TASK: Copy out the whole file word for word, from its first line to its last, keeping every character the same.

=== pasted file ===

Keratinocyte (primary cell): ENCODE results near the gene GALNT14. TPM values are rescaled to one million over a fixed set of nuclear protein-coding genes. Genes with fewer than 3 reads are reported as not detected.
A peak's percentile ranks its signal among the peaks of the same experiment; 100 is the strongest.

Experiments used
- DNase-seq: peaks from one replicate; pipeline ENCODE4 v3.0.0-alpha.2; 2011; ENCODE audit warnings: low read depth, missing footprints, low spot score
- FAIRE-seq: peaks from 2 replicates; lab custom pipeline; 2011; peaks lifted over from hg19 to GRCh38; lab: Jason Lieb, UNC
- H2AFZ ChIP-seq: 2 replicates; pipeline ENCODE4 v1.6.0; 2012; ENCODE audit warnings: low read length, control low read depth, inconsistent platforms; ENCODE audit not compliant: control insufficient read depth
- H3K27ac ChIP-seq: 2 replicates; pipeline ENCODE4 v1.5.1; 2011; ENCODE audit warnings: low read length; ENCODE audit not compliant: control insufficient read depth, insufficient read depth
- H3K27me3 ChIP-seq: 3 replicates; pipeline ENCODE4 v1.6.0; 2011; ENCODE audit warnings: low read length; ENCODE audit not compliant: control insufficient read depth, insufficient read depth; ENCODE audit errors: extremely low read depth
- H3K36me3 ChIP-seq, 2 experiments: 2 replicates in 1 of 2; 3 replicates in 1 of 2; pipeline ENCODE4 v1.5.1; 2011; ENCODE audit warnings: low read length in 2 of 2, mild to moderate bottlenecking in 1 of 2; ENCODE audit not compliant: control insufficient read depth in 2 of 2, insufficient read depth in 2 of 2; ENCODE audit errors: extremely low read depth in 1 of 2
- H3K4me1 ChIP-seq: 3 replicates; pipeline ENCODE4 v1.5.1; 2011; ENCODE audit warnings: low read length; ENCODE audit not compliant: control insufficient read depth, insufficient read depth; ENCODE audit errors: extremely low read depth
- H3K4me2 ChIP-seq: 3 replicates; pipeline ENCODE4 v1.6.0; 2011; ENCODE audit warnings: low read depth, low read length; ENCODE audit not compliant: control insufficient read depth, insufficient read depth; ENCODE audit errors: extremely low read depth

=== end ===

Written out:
Keratinocyte (primary cell): ENCODE results near the gene GALNT14. TPM values are rescaled to one million over a fixed set of nuclear protein-coding genes. Genes with fewer than 3 reads are reported as not detected.
A peak's percentile ranks its signal among the peaks of the same experiment; 100 is the strongest.

Experiments used
- DNase-seq: peaks from one replicate; pipeline ENCODE4 v3.0.0-alpha.2; 2011; ENCODE audit warnings: low read depth, missing footprints, low spot score
- FAIRE-seq: peaks from 2 replicates; lab custom pipeline; 2011; peaks lifted over from hg19 to GRCh38; lab: Jason Lieb, UNC
- H2AFZ ChIP-seq: 2 replicates; pipeline ENCODE4 v1.6.0; 2012; ENCODE audit warnings: low read length, control low read depth, inconsistent platforms; ENCODE audit not compliant: control insufficient read depth
- H3K27ac ChIP-seq: 2 replicates; pipeline ENCODE4 v1.5.1; 2011; ENCODE audit warnings: low read length; ENCODE audit not compliant: control insufficient read depth, insufficient read depth
- H3K27me3 ChIP-seq: 3 replicates; pipeline ENCODE4 v1.6.0; 2011; ENCODE audit warnings: low read length; ENCODE audit not compliant: control insufficient read depth, insufficient read depth; ENCODE audit errors: extremely low read depth
- H3K36me3 ChIP-seq, 2 experiments: 2 replicates in 1 of 2; 3 replicates in 1 of 2; pipeline ENCODE4 v1.5.1; 2011; ENCODE audit warnings: low read length in 2 of 2, mild to moderate bottlenecking in 1 of 2; ENCODE audit not compliant: control insufficient read depth in 2 of 2, insufficient read depth in 2 of 2; ENCODE audit errors: extremely low read depth in 1 of 2
- H3K4me1 ChIP-seq: 3 replicates; pipeline ENCODE4 v1.5.1; 2011; ENCODE audit warnings: low read length; ENCODE audit not compliant: control insufficient read depth, insufficient read depth; ENCODE audit errors: extremely low read depth
- H3K4me2 ChIP-seq: 3 replicates; pipeline ENCODE4 v1.6.0; 2011; ENCODE audit warnings: low read depth, low read length; ENCODE audit not compliant: control insufficient read depth, insufficient read depth; ENCODE audit errors: extremely low read depth